Disney raises prices on tickets, Genie Plus line-cutting service

When Disney launched its new tool that lets visitors avoid long lines for rides last year, fans griped that they were being forced to pay for a perk they once got free.

Now, most visitors will have to pay even more for the privilege. Cue a new round of complaints about “Money grubbing” and “Nickel and diming.”

“Every time this happens, fans go online to vow that they won’t return to Disney again,” Robert Niles, editor of Theme Park Insider, said in an email. “And maybe they don’t, but plenty of other visitors do keep coming to the parks, allowing Disney to keep bringing in more and more revenue. I expect this price increase to result in the same. “

Disney’s parks in Florida and California rolled out new prices on Tuesday for the Genie Plus service, which allows guests to avoid lengthy waits. How much will the cost go up? That depends where you’re going, which day you’re visiting and – in California – when you buy the add-on.

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At Walt Disney World in Florida, the world’s busiest theme park complex, the price used to be $ 15 regardless of the day. For October, the cost will vary between $ 15 and $ 22, depending on how busy the four parks are on a particular day. After this month? No one is saying.

Admission has been based on demand for several years, with the slowest days priced at $ 109 for a one-day, one-park ticket and busier dates climbing to $ 159; those prices did not change in Florida. That means a family buying tickets for a visit in the slow season in late August can expect to pay far less than someone visiting during the popular winter holidays.

The company encourages guests to check the My Disney Experience app on the day of their visit, which is the only time Florida guests can purchase Genie Plus. That means park goers there won’t know how much they’ll need to spend until they ‘ re on vacation – though steeper admission on busy days could be a hint that the service will also be on the pricier end.

Disney charges for faster access to a handful of its most popular rides separately from Genie Plus; those “individual Lightning Lanes” were already priced variably. Deadline reported that the price range to skip the lines of some of those attractions would expand to include higher fees on busier days.

The change is meant to “continue managing strong demand,” Walt Disney World said.

At Disneyland Resort in California, the cost of Genie Plus now starts at $ 25, according to its website. That’s up from $ 20. The Los Angeles Times reported that the price will be $ 25 when purchased with a ticket or package in advance but variable when visitors buy it after entering the park.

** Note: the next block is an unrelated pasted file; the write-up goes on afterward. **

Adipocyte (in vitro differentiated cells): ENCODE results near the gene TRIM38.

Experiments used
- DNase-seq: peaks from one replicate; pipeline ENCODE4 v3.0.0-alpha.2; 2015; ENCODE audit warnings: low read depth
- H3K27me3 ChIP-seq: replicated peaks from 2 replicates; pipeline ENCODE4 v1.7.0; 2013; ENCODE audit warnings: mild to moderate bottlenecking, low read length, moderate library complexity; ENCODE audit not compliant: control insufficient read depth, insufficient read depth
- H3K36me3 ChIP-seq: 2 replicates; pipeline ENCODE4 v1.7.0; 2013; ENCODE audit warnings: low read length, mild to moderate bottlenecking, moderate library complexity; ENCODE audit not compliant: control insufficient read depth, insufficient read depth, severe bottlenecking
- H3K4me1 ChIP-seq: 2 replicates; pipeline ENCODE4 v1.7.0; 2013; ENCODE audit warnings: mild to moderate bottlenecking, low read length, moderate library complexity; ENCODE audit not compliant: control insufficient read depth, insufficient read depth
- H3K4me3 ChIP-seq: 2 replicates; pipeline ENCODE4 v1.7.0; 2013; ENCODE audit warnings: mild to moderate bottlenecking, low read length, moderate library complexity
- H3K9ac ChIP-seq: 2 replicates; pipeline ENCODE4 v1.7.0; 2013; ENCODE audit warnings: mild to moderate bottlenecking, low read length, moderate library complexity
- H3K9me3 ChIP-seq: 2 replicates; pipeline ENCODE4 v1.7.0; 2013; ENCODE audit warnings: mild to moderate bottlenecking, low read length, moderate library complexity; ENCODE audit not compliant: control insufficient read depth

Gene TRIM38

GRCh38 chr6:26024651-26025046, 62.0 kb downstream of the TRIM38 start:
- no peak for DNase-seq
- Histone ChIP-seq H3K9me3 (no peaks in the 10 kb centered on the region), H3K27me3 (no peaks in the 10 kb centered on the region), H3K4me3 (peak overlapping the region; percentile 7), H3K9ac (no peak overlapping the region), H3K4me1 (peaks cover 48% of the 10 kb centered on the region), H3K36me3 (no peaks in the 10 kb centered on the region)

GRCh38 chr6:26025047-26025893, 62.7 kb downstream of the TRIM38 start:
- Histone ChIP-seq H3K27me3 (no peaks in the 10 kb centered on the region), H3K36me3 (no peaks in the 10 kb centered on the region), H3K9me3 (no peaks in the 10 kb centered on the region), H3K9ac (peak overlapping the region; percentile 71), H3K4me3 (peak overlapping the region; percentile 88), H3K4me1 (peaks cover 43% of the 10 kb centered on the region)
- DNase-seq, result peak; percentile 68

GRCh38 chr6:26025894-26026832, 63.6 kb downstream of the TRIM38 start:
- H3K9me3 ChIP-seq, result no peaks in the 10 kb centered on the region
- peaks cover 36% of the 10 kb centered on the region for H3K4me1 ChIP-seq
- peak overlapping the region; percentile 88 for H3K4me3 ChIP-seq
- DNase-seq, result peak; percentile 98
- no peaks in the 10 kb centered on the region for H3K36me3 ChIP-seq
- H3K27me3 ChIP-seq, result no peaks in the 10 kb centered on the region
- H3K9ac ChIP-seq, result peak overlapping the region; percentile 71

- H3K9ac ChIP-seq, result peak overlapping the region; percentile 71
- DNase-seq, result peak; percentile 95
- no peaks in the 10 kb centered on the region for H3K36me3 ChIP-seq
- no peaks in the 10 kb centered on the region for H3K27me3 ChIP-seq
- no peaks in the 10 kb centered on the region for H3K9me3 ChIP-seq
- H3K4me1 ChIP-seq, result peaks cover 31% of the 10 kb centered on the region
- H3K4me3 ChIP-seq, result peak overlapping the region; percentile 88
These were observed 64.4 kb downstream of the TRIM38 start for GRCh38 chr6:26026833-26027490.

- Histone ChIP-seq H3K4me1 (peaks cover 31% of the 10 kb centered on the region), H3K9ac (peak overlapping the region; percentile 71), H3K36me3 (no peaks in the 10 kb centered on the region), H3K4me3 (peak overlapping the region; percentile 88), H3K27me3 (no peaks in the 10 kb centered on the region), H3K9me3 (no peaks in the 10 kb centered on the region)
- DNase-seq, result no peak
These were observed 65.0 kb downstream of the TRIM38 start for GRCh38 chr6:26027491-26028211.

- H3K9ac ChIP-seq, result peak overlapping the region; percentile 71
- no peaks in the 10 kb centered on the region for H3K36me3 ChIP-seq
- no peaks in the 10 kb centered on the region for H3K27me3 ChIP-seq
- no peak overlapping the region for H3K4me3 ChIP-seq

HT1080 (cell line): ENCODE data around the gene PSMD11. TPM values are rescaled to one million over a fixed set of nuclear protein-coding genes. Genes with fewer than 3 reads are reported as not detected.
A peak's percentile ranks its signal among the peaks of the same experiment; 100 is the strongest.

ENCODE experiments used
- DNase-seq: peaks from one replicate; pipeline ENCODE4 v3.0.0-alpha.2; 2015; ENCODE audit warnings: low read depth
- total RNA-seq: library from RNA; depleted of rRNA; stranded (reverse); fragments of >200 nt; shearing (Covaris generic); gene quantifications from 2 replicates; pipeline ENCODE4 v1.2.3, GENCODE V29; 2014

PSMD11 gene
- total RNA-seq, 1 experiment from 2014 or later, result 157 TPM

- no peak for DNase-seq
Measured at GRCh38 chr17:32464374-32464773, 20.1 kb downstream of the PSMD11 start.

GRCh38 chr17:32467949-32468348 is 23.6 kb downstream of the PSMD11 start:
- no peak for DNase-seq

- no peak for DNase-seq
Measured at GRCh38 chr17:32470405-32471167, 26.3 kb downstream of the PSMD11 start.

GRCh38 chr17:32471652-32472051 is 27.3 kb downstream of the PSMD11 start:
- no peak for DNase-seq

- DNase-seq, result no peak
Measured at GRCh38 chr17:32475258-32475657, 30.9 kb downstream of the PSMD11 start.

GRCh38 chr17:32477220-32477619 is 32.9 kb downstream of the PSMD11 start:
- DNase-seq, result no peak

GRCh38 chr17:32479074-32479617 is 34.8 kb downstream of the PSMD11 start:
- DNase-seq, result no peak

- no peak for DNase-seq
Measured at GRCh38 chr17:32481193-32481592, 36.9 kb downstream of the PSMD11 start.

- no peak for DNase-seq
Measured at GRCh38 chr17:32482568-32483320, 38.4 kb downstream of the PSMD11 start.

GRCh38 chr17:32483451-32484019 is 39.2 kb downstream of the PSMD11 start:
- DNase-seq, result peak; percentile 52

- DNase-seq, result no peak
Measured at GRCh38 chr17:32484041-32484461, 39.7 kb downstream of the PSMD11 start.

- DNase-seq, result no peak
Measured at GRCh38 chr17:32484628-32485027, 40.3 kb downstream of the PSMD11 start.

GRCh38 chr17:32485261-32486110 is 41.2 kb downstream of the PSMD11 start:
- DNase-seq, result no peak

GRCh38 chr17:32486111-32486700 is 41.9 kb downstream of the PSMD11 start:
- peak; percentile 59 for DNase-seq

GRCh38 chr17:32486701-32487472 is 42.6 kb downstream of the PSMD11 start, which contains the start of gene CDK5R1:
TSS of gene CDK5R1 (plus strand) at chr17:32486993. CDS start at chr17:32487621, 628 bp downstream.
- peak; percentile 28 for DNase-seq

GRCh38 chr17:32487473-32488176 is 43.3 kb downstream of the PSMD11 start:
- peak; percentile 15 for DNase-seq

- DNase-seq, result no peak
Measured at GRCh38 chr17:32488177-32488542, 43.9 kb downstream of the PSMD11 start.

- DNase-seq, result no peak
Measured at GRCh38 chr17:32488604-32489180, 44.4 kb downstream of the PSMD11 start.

Disneyland also increased the price of admission on its busiest days to $ 179. The LA Times said the highest-priced ticket was previously $ 164; the paper reported that a two-day ticket that used to cost $ 255 is now $ 285.

“I’m not surprised by these price increases,” Len Testa, president of the theme-park trip-planning site Touring Plans and co-author of the Unofficial Guides to Walt Disney World and Disneyland, said in an email. “Disney CEO Bob Chapek’s comments on the last earnings call and subsequent investor meetings were pretty clear: they’re going to increase prices until demand falls off.”

Disney parks, experiences and products reported $ 7.4 billion in revenue for the quarter that ended July 2, a 70 percent improvement from the previous year. It was $ 7.2 billion in the first fiscal quarter, when Chapek said the company’s domestic parks and resorts “achieved all-time revenue and operating income records despite the omicron surge.”

During an earnings call in August, Chapek said about half of the people who visit the parks “buy up” to the product. And last month, Josh D’Amaro, chairman of Disney parks, experiences and products, said at a conference that Genie Plus was “doing phenomenally well” and selling more than executives expected.

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He said that in surveys of guests who have bought the product, as well as those who have shelled out for a separate line-skipping option for the highest-demand rides, 70 percent say they will make the purchase again.

“So we know we’re on to something with this,” he said. “It was a change to the system. So there’s going to be some reaction to it, which we would expect. But we know when a guest does buy it, they’re getting what they paid for, and they’re feeling really good about it. “

But Leslie Harvey, founder of the site Trips With Tykes and co-founder of the Disneyland with Kids Facebook group, said some fans are frustrated because they are having to spend more for an experience that they feel is not worth the higher price. On a recent trip, she said she had “never seen so many animatronics broken on rides.”

“People are always upset any time there’s a Disneyland price increase,” she said.

She added: “Some people really do feel priced out.”

Testa said Disney observers noted years ago that the company “had essentially abandoned the middle class,” targeting instead the top-earning 1 percent to 20 percent of American households.

“I think the big concern Disney’s going to face next is that at those premium prices, consumers are going to expect a premium experience,” he said in his email. “And we’ve started to see families say things like, ‘For the kind of prices Disney’s charging to see their replica of St. Mark’s Square in EPCOT, I can bring my whole family to the real Italy for a week.’ So I think that’s the new big concern for them. “

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